New or Used: For My Daughter's Daughter

Sajeev Mehta and Steve Lang
by Sajeev Mehta and Steve Lang

Steve writes:

My 24 yr old daughter had been living on her own and driving an ’01 2 door Accord she’d totaled and had repaired. Not a safe car (air bags not replaced), but her choice– until she had the world’s most beautiful baby, our first and


only granddaughter.

We are not poor, and our granddaughter’s safety was at stake, so 18 months ago we bought her a new ’09 Elantra. Our reasons were it had a 100k warranty and modern safety systems.

Last week she totaled it. Nobody hurt, thankfully. She’s getting $12k+ for the wrecked car. We’re not particularly inclined to get her yet another new car, as you might imagine. But, there’s the world’s most beautiful toddler to consider. She says she wants something bigger and has been looking at Accords, but in her price range they’re much older and I presume less safe. Actually, she wants a small CUV, but with her driving I’m even less inclined to support that.

I’ve been thinking another Elantra in the ’08 range or perhaps a bit newer as we can kick in some money if we have to. Or should we buy something even newer? I don’t see much improvement in terms of safety in the past two years, but new does mean a meaningful warranty.

Any suggested used cars no smaller than an Elantra with up to date safety systems and reasonable reliability?(although given her driving, reliability might not be that important!)

Steve answers:

Consider yourself great parents with ‘extraordinary’ patience for a daughter in transition.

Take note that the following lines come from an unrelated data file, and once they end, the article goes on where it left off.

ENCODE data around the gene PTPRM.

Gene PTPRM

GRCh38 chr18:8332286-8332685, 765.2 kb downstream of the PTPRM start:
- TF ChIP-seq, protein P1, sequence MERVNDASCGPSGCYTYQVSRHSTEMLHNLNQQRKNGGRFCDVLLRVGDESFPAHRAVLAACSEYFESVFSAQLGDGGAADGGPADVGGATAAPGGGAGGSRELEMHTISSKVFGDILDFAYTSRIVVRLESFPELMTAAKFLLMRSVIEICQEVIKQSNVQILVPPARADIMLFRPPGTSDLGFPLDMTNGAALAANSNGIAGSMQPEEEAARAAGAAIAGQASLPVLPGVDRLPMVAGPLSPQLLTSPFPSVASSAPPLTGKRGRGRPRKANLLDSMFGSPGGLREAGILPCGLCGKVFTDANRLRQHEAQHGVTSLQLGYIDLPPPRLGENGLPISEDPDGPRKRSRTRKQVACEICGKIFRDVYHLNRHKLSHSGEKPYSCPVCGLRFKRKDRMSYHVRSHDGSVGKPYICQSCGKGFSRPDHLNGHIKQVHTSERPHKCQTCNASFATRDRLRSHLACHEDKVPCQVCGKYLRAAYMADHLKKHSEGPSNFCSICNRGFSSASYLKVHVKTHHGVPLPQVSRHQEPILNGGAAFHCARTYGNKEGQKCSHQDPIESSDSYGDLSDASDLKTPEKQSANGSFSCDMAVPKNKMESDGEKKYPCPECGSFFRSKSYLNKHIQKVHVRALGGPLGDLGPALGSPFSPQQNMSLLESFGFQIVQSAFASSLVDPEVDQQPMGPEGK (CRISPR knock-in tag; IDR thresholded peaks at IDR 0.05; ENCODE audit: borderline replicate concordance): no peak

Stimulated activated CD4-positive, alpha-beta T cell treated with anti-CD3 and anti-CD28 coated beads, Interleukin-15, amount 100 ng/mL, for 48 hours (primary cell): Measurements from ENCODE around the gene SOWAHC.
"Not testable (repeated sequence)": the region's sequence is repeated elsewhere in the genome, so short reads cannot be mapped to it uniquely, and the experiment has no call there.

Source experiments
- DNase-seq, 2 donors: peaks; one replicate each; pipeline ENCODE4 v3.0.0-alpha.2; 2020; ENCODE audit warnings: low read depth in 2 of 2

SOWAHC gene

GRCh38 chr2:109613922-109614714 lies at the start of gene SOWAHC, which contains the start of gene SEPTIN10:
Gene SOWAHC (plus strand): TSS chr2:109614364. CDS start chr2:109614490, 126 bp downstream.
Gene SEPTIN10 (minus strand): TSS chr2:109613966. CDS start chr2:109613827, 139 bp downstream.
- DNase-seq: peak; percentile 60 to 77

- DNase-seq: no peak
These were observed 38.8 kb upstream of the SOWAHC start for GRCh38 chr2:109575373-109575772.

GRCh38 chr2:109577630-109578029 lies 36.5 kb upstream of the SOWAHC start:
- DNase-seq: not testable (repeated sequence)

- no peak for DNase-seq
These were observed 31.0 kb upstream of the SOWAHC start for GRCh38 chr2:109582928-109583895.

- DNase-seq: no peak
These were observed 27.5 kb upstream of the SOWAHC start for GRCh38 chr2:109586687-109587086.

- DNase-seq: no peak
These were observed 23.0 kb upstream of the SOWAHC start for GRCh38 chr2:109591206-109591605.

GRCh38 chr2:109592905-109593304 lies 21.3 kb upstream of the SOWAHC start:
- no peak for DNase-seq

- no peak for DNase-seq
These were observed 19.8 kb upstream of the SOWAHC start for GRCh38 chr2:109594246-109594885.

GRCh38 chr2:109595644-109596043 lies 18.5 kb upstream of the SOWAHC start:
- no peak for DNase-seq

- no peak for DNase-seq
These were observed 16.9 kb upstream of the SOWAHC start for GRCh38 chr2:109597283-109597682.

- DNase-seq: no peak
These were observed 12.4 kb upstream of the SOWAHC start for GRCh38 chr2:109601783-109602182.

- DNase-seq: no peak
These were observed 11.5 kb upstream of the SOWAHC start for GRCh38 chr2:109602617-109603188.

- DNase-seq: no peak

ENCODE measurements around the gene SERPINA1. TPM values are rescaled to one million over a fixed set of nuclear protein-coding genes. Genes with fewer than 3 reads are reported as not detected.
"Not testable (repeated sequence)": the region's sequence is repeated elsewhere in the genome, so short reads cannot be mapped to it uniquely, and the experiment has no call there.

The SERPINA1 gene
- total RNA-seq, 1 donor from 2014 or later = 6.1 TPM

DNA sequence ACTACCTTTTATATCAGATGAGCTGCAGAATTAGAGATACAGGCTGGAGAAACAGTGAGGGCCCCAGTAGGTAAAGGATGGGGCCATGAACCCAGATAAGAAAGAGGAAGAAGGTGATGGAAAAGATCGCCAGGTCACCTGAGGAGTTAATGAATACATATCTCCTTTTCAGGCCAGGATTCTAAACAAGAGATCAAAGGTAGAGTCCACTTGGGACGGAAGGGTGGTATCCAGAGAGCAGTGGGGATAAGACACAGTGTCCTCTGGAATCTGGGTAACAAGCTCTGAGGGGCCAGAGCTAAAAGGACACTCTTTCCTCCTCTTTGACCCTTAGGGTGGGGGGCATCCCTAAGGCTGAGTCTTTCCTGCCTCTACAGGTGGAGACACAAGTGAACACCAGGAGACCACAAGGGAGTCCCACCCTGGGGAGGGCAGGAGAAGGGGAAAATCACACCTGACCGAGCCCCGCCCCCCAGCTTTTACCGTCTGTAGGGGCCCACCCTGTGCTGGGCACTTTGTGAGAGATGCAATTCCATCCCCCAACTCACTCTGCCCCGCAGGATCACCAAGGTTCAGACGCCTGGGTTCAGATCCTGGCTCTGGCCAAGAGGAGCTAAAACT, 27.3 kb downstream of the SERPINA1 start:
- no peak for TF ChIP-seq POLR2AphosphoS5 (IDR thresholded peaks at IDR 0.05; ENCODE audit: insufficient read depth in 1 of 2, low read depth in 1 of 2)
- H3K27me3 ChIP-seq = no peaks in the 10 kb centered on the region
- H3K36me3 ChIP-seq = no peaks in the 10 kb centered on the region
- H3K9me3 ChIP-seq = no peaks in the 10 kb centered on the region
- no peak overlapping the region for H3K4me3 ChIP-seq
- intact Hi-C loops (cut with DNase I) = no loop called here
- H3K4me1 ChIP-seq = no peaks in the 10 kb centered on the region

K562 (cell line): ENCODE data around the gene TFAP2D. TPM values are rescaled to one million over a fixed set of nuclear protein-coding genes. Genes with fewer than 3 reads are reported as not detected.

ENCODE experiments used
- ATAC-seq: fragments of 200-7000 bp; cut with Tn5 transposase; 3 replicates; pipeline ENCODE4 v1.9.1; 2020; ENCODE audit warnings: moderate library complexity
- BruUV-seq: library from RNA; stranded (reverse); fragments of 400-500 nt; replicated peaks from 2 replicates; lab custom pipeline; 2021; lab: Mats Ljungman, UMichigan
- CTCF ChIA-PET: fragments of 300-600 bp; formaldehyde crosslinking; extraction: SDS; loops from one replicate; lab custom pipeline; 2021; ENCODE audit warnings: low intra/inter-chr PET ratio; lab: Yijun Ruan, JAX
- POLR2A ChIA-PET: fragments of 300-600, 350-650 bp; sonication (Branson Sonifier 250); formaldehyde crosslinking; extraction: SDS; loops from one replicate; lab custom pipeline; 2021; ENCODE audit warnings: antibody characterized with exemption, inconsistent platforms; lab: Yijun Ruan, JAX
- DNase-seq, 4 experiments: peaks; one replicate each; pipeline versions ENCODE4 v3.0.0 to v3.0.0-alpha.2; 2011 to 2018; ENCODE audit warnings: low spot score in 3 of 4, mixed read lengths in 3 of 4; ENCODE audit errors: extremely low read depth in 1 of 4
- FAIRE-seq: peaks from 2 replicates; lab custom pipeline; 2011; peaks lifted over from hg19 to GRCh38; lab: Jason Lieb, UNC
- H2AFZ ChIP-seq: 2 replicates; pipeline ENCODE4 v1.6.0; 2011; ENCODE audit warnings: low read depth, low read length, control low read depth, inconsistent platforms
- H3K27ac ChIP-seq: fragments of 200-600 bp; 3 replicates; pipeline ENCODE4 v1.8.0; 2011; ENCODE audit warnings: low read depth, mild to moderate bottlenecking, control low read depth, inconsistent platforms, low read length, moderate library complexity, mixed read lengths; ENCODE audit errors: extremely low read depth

That being said, a late model compact car should be perfectly fine for your daughter. If she liked the Hyundai Elantra I would stick with that. You WILL likely have to pay a bit more for that model than you expect. Hyundai is a hot name right now and the lack of retail sales over the last several years has put a severe strain on supply.Which brings me to the other side of the equation. If we take a look at the top picks by the Insurance Institute for Highway Safety in 2008 – 2009 , we find several alternatives.
  • Honda Civic 2009 4-door models with optional electronic stability control
  • Mitsubishi Lancer 2009 models with optional electronic stability control
  • Scion xB
  • Subaru Impreza with optional electronic stability control
  • Volkswagen Rabbit 2009 4-door models
I have always liked the Lancer. Out of these five models it would likely be the best ‘bang for the buck’ in the used car market. Any of the above models along with the Elantra should be a good fit. My wife drove a 1997 Escort when our first kid came along due in great part to it’s safety ratings. Now she drives a Civic and we have two kids. Great car with great safety to boot.I would not indulge her ‘wants’ at this point and just give her what she ‘needs’. You have already given her way too much Economic Outpatient Care.Sajeev answers:This is tough to armchair. It sounds like your daughter needs to learn from her mistakes, not to mention her actions put another life at stake. I reckon we all pay higher insurance premiums for our collective mistakes, but for her own well being, a full size car that’s on the right side of the depreciation curve is her best choice.

No matter what, all late model cars are remarkably safe. They are packed with airbags and sport months of chassis R&D in simulated and real crash tests. The price is a little tight for new and clean Camrys, Accords and what not, I’d recommend a little tough love: a ex-fleet Chevy Impala or perhaps the Ford Five Hundred/Taurus/Montego/Sable.